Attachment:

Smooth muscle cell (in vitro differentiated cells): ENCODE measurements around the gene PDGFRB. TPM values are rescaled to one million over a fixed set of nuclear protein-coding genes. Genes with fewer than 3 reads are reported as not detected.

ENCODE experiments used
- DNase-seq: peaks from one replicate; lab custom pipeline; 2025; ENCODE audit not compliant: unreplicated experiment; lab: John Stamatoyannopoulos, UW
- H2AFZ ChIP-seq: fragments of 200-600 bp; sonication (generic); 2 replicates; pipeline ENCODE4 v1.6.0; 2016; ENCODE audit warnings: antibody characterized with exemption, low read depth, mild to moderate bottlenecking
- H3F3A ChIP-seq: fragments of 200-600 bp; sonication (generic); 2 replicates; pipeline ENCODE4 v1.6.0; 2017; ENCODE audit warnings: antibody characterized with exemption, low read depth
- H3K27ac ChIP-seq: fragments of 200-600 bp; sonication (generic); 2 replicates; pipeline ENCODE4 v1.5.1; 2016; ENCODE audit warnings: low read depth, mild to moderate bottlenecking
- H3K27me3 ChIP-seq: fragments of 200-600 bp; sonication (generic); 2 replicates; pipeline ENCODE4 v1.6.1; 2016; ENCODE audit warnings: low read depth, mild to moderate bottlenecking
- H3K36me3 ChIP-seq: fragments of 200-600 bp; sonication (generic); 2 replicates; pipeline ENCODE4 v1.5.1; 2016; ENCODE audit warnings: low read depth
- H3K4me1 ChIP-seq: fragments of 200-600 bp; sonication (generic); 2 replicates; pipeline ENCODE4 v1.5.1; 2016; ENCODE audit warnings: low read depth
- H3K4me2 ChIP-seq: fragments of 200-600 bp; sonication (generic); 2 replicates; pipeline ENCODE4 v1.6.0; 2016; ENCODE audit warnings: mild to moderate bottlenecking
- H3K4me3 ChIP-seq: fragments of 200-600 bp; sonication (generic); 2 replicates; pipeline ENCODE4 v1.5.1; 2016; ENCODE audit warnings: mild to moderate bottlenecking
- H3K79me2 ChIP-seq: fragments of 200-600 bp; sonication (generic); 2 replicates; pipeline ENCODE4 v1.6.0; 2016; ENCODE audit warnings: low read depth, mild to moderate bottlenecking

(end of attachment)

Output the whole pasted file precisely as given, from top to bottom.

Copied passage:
Smooth muscle cell (in vitro differentiated cells): ENCODE measurements around the gene PDGFRB. TPM values are rescaled to one million over a fixed set of nuclear protein-coding genes. Genes with fewer than 3 reads are reported as not detected.

ENCODE experiments used
- DNase-seq: peaks from one replicate; lab custom pipeline; 2025; ENCODE audit not compliant: unreplicated experiment; lab: John Stamatoyannopoulos, UW
- H2AFZ ChIP-seq: fragments of 200-600 bp; sonication (generic); 2 replicates; pipeline ENCODE4 v1.6.0; 2016; ENCODE audit warnings: antibody characterized with exemption, low read depth, mild to moderate bottlenecking
- H3F3A ChIP-seq: fragments of 200-600 bp; sonication (generic); 2 replicates; pipeline ENCODE4 v1.6.0; 2017; ENCODE audit warnings: antibody characterized with exemption, low read depth
- H3K27ac ChIP-seq: fragments of 200-600 bp; sonication (generic); 2 replicates; pipeline ENCODE4 v1.5.1; 2016; ENCODE audit warnings: low read depth, mild to moderate bottlenecking
- H3K27me3 ChIP-seq: fragments of 200-600 bp; sonication (generic); 2 replicates; pipeline ENCODE4 v1.6.1; 2016; ENCODE audit warnings: low read depth, mild to moderate bottlenecking
- H3K36me3 ChIP-seq: fragments of 200-600 bp; sonication (generic); 2 replicates; pipeline ENCODE4 v1.5.1; 2016; ENCODE audit warnings: low read depth
- H3K4me1 ChIP-seq: fragments of 200-600 bp; sonication (generic); 2 replicates; pipeline ENCODE4 v1.5.1; 2016; ENCODE audit warnings: low read depth
- H3K4me2 ChIP-seq: fragments of 200-600 bp; sonication (generic); 2 replicates; pipeline ENCODE4 v1.6.0; 2016; ENCODE audit warnings: mild to moderate bottlenecking
- H3K4me3 ChIP-seq: fragments of 200-600 bp; sonication (generic); 2 replicates; pipeline ENCODE4 v1.5.1; 2016; ENCODE audit warnings: mild to moderate bottlenecking
- H3K79me2 ChIP-seq: fragments of 200-600 bp; sonication (generic); 2 replicates; pipeline ENCODE4 v1.6.0; 2016; ENCODE audit warnings: low read depth, mild to moderate bottlenecking